New Twist to Unam Lecturers’ Saga

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By Staff Reporter

WINDHOEK

Three members of the initial disciplinary committee in the matter between the University of Namibia and two of its lecturers, Usutuaije Maamberua and Dr Tangeni Iijambo, are not going to be part of the hearing scheduled for Monday.

New Era has reliably learned that the three, Dr Louisa Mostert, Professor Ray Auala and Mr Fritz Nghiishililwa will not be available when the hearing starts on Monday.

Unam spokesperson Utaara Hoveka has confirmed the unavailability of the three, denying that they have withdrawn because of not wanting to be associated with the hearing for its possible constitutional implications.

He said Professor Auala and Nghiishililwa are outside the country on business, while Dr Mostert has withdrawn for personal reasons. The three have been replaced by Professor Manfred Hinz, Professor Marriane Zappen-Thomson and Mr Jimmy Kwenani.

Meanwhile, New Era has learnt that one of the leading members in the hearing has been connected to one of the opposition political parties initially as coordinator for the Khomas Region while in the public service and lately as a legal advisor to the president of this political party.

This raises the moral question of how he can be indicting others while he finds himself in the very same position as the two Unam lecturers just to be arraigned in the hearing due on Monday.

In his capacity as legal advisor to the opposition political party president, he must have compiled or delivered public addresses for this political party, commented a source that chose to be anonymous.

According to Unam’s Terms and Conditions of Service, Article C.3.1.13 on participation in politics, subsection (e) prohibits staff members “not to compile or deliver public addresses to further or prejudice the interest of a political party”. Thus, the said hearing committee member and currently a Unam staff member, according to our source, was equally in contravention of Unam staff rules and regulations and thus not morally fit to sit in a court to hear others accused of similar contraventions.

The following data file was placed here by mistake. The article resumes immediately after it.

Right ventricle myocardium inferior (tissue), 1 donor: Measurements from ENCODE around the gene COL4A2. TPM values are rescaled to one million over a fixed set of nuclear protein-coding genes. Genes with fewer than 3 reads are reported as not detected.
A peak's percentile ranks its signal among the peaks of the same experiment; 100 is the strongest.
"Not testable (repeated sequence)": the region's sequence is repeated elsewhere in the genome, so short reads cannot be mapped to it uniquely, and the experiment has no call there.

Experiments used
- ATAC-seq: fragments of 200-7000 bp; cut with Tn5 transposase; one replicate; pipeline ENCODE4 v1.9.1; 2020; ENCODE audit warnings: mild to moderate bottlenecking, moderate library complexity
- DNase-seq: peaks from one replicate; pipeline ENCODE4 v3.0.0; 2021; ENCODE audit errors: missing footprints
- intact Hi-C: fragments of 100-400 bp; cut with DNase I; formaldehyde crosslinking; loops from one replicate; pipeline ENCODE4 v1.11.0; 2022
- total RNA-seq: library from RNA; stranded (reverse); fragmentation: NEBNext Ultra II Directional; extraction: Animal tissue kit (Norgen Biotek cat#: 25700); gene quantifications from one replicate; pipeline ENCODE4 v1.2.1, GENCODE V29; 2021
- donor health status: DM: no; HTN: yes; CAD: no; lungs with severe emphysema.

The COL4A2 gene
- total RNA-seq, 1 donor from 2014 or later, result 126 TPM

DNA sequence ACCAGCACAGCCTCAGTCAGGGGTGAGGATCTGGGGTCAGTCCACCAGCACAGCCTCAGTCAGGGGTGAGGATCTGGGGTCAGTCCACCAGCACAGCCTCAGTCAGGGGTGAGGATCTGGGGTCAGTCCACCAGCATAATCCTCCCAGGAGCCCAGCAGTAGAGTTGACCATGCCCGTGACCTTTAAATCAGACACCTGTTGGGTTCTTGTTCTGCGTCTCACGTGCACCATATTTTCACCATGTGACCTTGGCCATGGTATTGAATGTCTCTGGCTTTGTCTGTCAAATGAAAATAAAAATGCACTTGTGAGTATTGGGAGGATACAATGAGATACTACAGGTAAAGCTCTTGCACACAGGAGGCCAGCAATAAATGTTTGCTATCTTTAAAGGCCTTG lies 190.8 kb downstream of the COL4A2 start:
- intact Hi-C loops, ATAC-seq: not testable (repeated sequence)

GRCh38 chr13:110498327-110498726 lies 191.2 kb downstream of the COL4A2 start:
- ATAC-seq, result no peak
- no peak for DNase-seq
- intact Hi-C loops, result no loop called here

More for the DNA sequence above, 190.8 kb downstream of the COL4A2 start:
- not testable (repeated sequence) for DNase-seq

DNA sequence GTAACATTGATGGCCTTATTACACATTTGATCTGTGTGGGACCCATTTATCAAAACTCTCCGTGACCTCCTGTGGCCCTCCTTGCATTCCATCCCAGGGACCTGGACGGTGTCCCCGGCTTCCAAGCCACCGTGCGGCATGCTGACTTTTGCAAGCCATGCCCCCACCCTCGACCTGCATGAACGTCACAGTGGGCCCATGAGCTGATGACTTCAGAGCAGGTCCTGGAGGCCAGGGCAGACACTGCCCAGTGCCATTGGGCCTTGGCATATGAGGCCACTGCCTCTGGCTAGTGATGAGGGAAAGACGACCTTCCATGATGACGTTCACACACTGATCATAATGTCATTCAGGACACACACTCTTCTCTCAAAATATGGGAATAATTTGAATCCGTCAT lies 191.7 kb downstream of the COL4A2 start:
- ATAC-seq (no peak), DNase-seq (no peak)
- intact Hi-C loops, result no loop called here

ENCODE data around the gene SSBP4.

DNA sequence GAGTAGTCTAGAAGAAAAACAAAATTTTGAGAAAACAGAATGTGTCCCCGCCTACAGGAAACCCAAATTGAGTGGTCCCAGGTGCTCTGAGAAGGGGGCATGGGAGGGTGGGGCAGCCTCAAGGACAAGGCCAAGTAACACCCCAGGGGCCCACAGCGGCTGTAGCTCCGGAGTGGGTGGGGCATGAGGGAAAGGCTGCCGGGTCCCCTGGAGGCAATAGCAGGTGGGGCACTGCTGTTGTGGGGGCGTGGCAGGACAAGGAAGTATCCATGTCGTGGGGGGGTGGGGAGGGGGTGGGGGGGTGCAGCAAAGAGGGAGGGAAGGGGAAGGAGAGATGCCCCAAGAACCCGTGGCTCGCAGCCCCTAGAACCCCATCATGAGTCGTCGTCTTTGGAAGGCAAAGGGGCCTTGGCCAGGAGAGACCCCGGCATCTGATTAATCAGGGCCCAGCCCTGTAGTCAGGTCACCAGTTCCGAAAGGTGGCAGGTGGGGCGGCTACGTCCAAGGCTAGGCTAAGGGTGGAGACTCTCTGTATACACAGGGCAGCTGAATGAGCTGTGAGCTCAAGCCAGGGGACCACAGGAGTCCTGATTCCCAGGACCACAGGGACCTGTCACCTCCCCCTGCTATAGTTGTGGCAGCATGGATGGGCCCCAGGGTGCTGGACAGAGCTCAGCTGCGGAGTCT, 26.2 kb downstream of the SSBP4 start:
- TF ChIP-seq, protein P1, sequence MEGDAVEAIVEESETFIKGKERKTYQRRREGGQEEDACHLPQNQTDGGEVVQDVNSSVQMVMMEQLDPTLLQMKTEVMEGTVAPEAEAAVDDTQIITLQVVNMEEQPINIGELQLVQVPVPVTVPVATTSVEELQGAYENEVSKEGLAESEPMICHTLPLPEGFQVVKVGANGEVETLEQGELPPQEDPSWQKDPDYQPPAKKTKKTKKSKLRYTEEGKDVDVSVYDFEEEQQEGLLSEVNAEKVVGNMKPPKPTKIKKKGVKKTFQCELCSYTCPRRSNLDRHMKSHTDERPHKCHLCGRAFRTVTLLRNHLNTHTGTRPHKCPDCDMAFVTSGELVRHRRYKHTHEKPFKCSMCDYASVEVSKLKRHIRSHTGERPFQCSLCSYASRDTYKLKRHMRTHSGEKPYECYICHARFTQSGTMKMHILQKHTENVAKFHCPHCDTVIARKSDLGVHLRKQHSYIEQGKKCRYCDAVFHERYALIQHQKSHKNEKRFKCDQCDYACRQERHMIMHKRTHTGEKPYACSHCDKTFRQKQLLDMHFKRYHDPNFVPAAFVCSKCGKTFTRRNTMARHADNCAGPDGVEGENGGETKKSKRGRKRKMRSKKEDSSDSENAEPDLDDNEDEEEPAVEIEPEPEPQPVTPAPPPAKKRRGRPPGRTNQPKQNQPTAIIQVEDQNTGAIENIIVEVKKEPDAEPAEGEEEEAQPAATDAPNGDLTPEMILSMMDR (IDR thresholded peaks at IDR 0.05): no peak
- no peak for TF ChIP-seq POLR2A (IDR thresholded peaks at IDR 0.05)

The leader of the said political party is even reported to have expressed his/her disappointment in his advisor’s involvement in arraigning his/her fellow Unam staff members given his own involvement with this party.

The grapevine has it that objections may be raised with regard to the involvement of this Unam staff member in the hearing in view of his own connections to the said opposition political party.

Maamberua and Iijambo are accused of contravening Unam rules and regulations which bar staff members from active participation in politics.

They both face four charges, two of breach of Unam policy and the other two of insubordination.

Both breaches of policy charges relate to Article C.3.1.13 for delivering public addresses on or about the 6th of April 2008 at Ongwediva, to further the interests of the political party Swanu and for having accepted the position of President and Secretary General of Swanu respectively for Maamberua and Iijambo in October/November.

In the third charge, they are both accused of insubordination for failing since November 14, 2007 to comply with the instructions of the Pro-Vice Chancellor for Academic Affairs and Research, Professor Osmund Mwandemele, directing that they comply with the Unam policy on participation in politics.

Similarly, they are accused of insubordination for failing since January 16, to comply with the instructions of the Vice-Chancellor, Professor Lazarus Hangula, directing that they comply with the same policy.

Meantime, Swanu in vowing to fight the case by all means and to stand behind its leaders, has established a special bank account with the main branch of Bank Windhoek. It has also established a committee known as the Maamberua-Iijambo Justice Committee under the chairpersonship of former President, Kuzeeko Kangueehi.

Announcing the committee at a media conference at the Swanu headquarters in Katutura yesterday, Kuzeeko also urged the Founding President Sam Nujoma, as Chancellor of Unam, and Nangolo Mbumba as Education Minister, to “proactively intervene” in the matter and to advise the Unam leadership to call off the case against the two.

“Namibia has a colonial history during which the oppressive colonial regime applied certain suppressive laws in order to protect and defend its illegal abominable occupation of Namibia against the liberation movement.

“One of these suppressive measures was the prohibition of employees in all government institutions from active participation in politics. Unam as a successor to the Academy for Tertiary Education (a creation of the colonial regime), inherited some of these outdated measures,” Kangueehi pointed out, decrying the Government’s position of “sit and watch” while Unam is fighting tooth and nail the application of the rule.

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